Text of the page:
7 p.m. Screening of Shiners, Directed by Stacy Tenenbaum, in the Suites on Main North Movie Theater
Meet the men and women who make their living cleaning our shoes. From New York to Tokyo and beyond, Shiners travels the world to give you an insider's view of this overlooked profession. People around the world have turned to shoe shining to provide for themselves and their families. These are their stories. Enter their universe. You'll never look at a shoe shiner the same way again!
Discussion with Kevin J. Tuohy, owner of A Shine and Co., to follow screening. Kevin is featured in Shiners and has been shining shoes in New York City and San Francisco for over two decades. His company has been profiled in Esquire, Vanity Fair, and Men's Health.
SEIFERT SERIES SPRING EVENTS
Automation & the future of work in America
February 6, 2018 - 7 p.m.
Suites on Main North Movie Theater
Will a robot take your job? Join a panel of scholars who dill discuss the mechanics behind automation as well as its impact on the U.S. economy. Panelists will include:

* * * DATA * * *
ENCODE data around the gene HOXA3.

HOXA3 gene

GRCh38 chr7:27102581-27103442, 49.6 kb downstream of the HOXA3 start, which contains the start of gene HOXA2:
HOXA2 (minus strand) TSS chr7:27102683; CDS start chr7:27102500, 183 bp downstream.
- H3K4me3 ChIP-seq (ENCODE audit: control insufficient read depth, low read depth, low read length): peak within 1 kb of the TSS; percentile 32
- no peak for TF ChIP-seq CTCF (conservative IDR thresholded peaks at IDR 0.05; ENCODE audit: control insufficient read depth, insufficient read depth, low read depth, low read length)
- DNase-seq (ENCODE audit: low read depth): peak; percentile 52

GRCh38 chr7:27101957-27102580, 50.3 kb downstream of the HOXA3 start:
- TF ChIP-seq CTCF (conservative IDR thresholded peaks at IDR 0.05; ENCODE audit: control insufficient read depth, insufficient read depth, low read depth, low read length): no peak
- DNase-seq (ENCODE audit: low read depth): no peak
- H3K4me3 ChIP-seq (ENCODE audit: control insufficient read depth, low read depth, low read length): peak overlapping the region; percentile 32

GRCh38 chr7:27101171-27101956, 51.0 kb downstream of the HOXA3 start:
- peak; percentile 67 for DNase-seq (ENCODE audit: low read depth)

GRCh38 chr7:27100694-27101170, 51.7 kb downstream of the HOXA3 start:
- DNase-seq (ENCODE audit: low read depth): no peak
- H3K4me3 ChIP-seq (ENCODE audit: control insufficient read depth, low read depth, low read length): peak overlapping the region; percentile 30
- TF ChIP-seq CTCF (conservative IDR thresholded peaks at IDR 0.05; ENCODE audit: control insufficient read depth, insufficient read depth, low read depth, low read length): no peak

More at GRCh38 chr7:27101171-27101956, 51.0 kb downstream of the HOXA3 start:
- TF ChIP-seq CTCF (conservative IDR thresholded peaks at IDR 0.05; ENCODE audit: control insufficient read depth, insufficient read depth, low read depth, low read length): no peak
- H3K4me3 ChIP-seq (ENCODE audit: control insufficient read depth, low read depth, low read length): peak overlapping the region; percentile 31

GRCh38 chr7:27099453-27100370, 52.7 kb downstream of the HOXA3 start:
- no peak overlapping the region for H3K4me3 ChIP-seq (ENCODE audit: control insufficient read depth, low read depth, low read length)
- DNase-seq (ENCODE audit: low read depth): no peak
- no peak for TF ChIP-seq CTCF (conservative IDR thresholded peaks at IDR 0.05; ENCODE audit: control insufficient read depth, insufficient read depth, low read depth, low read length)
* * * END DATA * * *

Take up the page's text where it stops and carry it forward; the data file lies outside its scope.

Temple Grandin Movie Screening (TV-PG)
March 26, 2018 - 7 p.m.
Suites on Main North Theater
This award winning HBO biopic follows a young woman's perseverance and determination while struggling with the isolating challenges of autism at a time when it was still quite unknown. The film chronicles Temple's early diagnosis; her turbulent growth and development during her school years; the enduring support she received from her mother, aunt, and her science teacher; and her emergence as a woman with an innate sensitivity and understanding of animal behavior.
Undaunted by education, social and professional roadblocks, Grandin turned her unique talent into a behavioral tool that revolutionized the cattle industry and laid the groundwork for her successful career as an author, lecturer and pioneering advocate for autism and autism spectrum disorder education.
Dr. Temple grandin
March 29, 2018 - 7 p.m.
Diagnosed with autism as a child, Temple Grandin eventually earned a Ph.D. in Animal Sciences from the University of Illinois, is a professor at Colorado State University, the author of six books, an autism activist, and was the subject of a 2010 award winning HBO biopic starring Claire Danes.